Of course the particulars of pre-post-scarcity technology just make things even worse: and low-kiloton nukes as common munitions aren't the problem. The problem are those very AI-factories that produce such easy abundance: they break the devastation feedback that normally ensures any war burns itself out like a fever. The real reason WWI ended was because Germany simply collapsed from exhaustion. A similar argument can be made for the Cold War. At some point, a society decides that what they might gain is worth less than what they've already paid. Instead, with nano-factories the war keeps going on and on. You won't even run out of troops. With AIs that 'bake' military expertise right into the hardware, the current age of highly trained professionals once again gives way to Napoleonic armies of mass conscripts. You don't need the cream of your youth to do the fighting, much less the 'Special Forces' types -- you can keep putting below average young men with a few weeks training into battlesuits and ship them off to the front. And the war just goes on and on.

Bad enough? It gets worse. Consider the Final War's omnipresence. Even the "World Wars" of the 20th Century weren't: vast swaths of humanity either sat them out or were involved for appearances sake. The influenza after WWI killed almost as many as the whole Great War. In both cases the worlds' population was greater after than it was at the start: even Hitler and Stalin and Tojo put together couldn't kill people faster than millions of mothers around the world could quietly give birth to more. By contrast the Final War cut the world's population by more than we'll ever really know. And worse it was *everywhere*. No nucleus of civilization to rebuild from, not even romanized barbarians to sweep aside a degenerate Rome and rebuild. No Constantine, no Charlemagne. Nothing except nano-factories nobody left alive understands... and what's worse: no longer need to.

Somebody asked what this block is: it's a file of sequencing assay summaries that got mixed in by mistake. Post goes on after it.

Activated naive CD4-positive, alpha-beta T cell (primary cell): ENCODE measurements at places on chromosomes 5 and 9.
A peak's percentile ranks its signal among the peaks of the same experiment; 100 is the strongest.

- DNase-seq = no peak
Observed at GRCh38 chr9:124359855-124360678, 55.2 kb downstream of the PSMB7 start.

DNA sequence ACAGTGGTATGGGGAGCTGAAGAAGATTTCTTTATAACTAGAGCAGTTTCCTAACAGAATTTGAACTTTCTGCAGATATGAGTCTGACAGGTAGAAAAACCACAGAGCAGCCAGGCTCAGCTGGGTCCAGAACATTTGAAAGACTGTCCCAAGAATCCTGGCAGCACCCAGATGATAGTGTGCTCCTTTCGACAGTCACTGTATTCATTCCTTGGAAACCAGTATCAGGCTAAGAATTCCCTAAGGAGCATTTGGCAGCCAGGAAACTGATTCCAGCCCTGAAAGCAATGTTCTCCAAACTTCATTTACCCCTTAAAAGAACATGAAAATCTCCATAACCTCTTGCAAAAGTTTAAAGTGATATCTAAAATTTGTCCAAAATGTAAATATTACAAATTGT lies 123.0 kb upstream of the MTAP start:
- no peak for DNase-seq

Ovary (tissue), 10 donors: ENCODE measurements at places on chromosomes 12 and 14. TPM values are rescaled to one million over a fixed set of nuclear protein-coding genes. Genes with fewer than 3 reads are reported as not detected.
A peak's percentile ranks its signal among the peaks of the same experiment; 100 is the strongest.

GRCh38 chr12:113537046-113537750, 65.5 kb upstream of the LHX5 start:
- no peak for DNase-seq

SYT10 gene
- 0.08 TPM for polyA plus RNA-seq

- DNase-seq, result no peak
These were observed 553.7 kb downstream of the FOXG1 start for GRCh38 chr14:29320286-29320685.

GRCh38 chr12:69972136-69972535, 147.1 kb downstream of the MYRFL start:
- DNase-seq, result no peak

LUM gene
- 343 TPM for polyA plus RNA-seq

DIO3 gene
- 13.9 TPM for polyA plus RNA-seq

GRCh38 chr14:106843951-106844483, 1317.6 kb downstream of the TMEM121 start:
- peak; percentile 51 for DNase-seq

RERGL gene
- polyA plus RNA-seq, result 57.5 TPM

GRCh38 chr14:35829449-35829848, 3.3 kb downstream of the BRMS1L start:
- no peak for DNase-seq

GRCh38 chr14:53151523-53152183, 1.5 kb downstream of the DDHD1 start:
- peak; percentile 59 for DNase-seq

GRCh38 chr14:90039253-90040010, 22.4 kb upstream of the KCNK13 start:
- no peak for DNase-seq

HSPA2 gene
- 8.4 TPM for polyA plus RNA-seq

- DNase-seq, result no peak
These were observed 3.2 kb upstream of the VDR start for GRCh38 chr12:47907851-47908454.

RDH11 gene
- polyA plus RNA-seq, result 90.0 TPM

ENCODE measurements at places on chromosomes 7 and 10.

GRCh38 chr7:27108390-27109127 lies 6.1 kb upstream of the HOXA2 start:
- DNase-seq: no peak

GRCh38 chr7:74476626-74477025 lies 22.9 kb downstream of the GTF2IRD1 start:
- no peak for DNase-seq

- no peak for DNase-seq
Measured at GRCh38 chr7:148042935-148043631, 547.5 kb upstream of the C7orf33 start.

Add to this a cultural ennui that makes the "Lost Generation" of the 1920's look like a joke. If four years of WWI could shatter the "Imperial Arrogance" of the 1910's across a continent, imagine what 20 years with nukes across the world would do. Effectively man devolved to a "magical" existence. Materially and psychologically dependent upon the AI, with no understanding, nor any need to understand. And thus with no hope of ever rising again.

And that brings us to the last and most horrible aspect of the Last War: Unlike every other war, there's no recovering from this one. The mold set by post-scarcity will be that of a crippled humanity.

tl;dr: HeatDeath and I both reverse engineer the length and savagery of the Last War seen in the fluff through technology. Where we differ (IMHO) is that he sees events in terms of a post-scarcity society. I see things in terms of the run-up to post-scarcity, where each part of humanity is vying to shape it, either for dominance or at least to avoid eternal inconsequence. Our fundamental difference (again, IMHO) is that his explanation is too logical, too rational. It makes too much sense to sustain a war of this magnitude for 20 years. But where HeatDeath sees a battle for resources, I see a battle for the future, for legacy. I feel this better explains the savagery of the Last War: technology made it possible, but human nature gave it it's form in the face of a technological 'end of history'.

Last edited by FJCestero; 04-12-2016 at 05:42 PM.